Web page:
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decided: January 7, 1975.


Appeal from the Order of the Unemployment Compensation Board of Review in case of In Re: Claim of Helen G. Covell, No. B-120786.


Dianne Upson, for appellant.

Daniel R. Schuckers, Assistant Attorney General, with him Sydney Reuben, Assistant Attorney General, and Israel Packel, Attorney General, for appellee.

Judges Kramer, Wilkinson, Jr., and Rogers, sitting as a panel of three. Opinion by Judge Rogers.

Author: Rogers

[ 16 Pa. Commw. Page 638]

The sole issue in this appeal of an unemployment compensation claimant, Helen G. Covell, is whether the termination of her employment came about by her voluntarily leaving, rendering her ineligible by Section 402(b)(1) of the Unemployment Compensation Law*fn1 or whether she was discharged by her employer, in which case she would be eligible for benefits under Section 402(e).*fn2

[ 16 Pa. Commw. Page 639]

In August, 1973, appellant was hired by Nussex Import Company, a small family-operated enterprise, as a secretary. Her employment was terminated on September 21, 1973, a payday. At the referee's hearing, conflicting evidence was presented as to the circumstances surrounding the appellant's departure from Nussex Import's employ. Ms. Covell testified that, at the direction of her employer's principal officer, she remained after working hours on September 21, 1973 to meet with him and another principal of the business. She testified that during this meeting her employer expressed dissatisfaction with her work, that she asked her employer if he was firing her and that he replied: "[t]he trial period is over and your work is unsatisfactory." The appellant understood from this that she was discharged and did not return to work again.

No one appeared for the employer at the hearing. However, a letter of the employer written in response to an inquiry by the Bureau of Employment Security was submitted as evidence by the Bureau and was formally admitted into evidence by the referee without objection of appellant's counsel. The employer asserts therein that the decision on termination was left to Ms. Covell who said "well, I think I better leave."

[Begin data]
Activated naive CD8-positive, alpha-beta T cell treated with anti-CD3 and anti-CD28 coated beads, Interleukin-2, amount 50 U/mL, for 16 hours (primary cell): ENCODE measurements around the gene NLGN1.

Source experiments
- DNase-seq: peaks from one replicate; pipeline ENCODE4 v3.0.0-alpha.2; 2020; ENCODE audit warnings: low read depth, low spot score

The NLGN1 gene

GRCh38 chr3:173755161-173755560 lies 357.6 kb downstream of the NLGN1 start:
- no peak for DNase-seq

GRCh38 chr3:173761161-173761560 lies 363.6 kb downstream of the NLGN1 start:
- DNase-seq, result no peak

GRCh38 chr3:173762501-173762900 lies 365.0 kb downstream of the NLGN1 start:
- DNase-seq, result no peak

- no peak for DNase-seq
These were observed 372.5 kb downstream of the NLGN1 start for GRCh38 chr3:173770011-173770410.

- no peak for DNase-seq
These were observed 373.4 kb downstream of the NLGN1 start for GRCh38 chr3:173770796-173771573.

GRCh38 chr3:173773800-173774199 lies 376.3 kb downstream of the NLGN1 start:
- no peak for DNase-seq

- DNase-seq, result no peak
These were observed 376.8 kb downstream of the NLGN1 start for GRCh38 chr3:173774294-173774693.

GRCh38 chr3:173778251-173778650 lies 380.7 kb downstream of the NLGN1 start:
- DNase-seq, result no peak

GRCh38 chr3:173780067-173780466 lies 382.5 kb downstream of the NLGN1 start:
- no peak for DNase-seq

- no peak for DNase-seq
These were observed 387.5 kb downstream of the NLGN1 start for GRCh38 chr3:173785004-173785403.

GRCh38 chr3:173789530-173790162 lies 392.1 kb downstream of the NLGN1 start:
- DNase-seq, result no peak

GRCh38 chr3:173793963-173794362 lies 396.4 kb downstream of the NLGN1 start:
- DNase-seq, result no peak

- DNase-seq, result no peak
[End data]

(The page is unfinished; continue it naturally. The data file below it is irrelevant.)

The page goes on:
We are compelled to affirm the Board of Review's determination of ineligibility. The Board must be sustained if its findings are supported by substantial evidence. The resolution of conflicts in the evidence are for the referee and the Board. Yasgur v. Unemployment Compensation Board of Review, 16 Pa. Commonwealth Ct. 33, 328 A.2d 908 (1974); Stalc v. Unemployment Compensation Board of Review, 13 Pa. Commonwealth Ct. 131, 318 A.2d 398 (1974).

Appellant's counsel vigorously contends and ably argues that the Board's findings are not supported by substantial evidence because they are based solely on the employer's letter to the Bureau. She contends that

[ 16 Pa. Commw. Page 640]

    since this was hearsay, it may not be the basis for the decision of the Board. The rule of law is, however, that evidence, admitted without objection, may be given its natural probative effect and will support the Board's findings. Philadelphia Coke Division v. Unemployment Compensation Board of Review, 6 Pa. Commonwealth Ct. 37, 293 A.2d 129 (1972).

As for the Board's choice of evidence to accept, we note that the claimant's version of the conversation on the crucial point of quit or discharge was somewhat equivocal, whereas the employer's account clearly states a voluntary quit.




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